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Document Details :
Title: Newman's 'Lesson of the Marriage Ring'
Subtitle: Celibacy and Marriage in the Thought of John Henry Newman
Author(s): CERE, Daniel
Journal: Louvain Studies
Volume: 22 Issue: 1 Date: spring 1997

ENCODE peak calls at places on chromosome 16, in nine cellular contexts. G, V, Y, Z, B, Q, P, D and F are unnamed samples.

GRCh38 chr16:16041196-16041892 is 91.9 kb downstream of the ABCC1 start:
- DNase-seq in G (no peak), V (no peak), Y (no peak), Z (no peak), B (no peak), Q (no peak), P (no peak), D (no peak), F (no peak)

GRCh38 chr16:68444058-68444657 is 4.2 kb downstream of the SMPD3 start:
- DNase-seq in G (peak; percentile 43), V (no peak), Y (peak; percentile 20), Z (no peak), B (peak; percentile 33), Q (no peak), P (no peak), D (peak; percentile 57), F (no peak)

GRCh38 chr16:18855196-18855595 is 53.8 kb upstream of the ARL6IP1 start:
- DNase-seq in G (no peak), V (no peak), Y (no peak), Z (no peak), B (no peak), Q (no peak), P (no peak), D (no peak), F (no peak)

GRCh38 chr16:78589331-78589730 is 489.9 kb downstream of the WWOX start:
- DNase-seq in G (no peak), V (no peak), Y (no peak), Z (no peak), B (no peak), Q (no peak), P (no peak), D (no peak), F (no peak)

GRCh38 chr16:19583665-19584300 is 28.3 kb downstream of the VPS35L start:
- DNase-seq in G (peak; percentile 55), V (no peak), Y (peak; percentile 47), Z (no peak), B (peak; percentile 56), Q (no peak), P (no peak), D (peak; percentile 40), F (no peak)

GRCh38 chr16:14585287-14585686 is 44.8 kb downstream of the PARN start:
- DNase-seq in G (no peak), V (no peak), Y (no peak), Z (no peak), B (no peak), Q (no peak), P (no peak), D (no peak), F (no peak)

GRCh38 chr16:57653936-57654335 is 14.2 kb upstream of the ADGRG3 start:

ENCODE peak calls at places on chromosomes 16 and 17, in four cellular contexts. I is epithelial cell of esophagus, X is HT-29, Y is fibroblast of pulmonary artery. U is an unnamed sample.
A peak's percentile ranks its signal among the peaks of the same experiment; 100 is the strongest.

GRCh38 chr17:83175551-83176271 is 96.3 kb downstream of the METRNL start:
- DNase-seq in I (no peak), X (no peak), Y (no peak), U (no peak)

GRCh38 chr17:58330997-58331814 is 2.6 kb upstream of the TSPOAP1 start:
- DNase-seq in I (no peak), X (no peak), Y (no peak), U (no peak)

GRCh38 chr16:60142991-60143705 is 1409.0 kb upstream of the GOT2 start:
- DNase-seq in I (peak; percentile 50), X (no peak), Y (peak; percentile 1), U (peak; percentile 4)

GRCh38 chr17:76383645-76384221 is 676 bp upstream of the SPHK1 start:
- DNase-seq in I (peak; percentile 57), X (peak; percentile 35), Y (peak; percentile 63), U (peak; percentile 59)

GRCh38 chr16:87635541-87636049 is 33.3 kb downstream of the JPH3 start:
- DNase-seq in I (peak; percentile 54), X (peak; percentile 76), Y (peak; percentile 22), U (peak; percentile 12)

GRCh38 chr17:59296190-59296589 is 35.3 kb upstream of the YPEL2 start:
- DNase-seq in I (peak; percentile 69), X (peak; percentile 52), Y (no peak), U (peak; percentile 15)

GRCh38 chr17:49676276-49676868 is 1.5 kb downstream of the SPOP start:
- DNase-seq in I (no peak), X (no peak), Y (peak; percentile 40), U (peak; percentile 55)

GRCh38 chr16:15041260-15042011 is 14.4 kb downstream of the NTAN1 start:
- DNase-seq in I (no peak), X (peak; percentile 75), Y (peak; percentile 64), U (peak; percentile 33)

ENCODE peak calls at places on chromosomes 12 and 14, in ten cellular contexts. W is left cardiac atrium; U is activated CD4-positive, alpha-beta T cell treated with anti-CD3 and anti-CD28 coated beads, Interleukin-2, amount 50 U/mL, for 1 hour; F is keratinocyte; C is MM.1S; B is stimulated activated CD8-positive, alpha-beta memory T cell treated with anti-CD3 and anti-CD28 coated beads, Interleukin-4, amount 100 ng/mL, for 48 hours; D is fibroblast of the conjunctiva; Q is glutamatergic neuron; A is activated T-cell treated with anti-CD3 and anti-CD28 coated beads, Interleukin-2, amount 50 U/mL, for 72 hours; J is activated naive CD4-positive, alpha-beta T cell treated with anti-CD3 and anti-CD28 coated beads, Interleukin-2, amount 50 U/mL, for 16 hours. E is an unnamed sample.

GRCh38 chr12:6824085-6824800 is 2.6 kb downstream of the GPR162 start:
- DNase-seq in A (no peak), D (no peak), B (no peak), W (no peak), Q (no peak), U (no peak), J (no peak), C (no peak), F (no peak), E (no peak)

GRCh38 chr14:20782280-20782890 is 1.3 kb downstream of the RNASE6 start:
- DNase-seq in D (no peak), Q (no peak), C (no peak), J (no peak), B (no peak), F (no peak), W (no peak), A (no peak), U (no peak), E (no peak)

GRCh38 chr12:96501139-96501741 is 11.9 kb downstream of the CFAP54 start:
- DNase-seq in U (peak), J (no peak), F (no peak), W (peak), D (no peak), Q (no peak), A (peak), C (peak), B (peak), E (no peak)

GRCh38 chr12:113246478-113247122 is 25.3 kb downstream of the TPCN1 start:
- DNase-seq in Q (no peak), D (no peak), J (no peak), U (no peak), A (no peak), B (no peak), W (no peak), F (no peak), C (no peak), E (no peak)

Newman's views on marriage have not received a very sympathetic hearing. Newman's detractors argue that character flaws undermine his ability to address this topic in a meaningful way. There are complaints about his individualism, ingrained chauvinism, and morbid sensitivity. Perhaps the most curious critiques are those which target Newman's 'perversity,' 'effeminacy,' and his homosexuality. Rumours of this type were floated by the Queen's chaplain, Charles Kingsley, during his public controversy with Newman in the 1860s. Kingsley had become a leading spokesman for the tradition of 'Muscular Christianity' in Victorian religious thought. For this 'manly' Christian Englishman the choice of a celibate life-style would automatically raise suspicions. Newman did little to rebut such personal attacks aside from noting how deeply this 'prejudice' against celibacy was engrained within popular Protestant culture. Ward's classic biography unwittingly fuelled suspicions by accenting Newman's sensitive or 'feminine' side. Geoffrey Faber's Oxford Apostles welded these hints and whispers of possible deviance into a Freudian exploration of Tractarian sexual abnormality. The echoes are still found in contemporary literature. However, the relevance of these stereotypes to the study of Newman's contribution are dubious at best. First, the evidence supporting such theories is weak. Ian Ker's acclaimed biography successfully contests Ward's emphasis on Newman's 'femininity' and draws out the 'highly ‘masculine' side of his temperament.' However, even more problematic is the loaded nature of this whole controversy about Newman's 'femininity' or 'masculinity.' Oliver Buckton warns that this debate reveals more about the gender biases of Newman's critics (and sympathizers?) than anything of significance concerning Newman himself.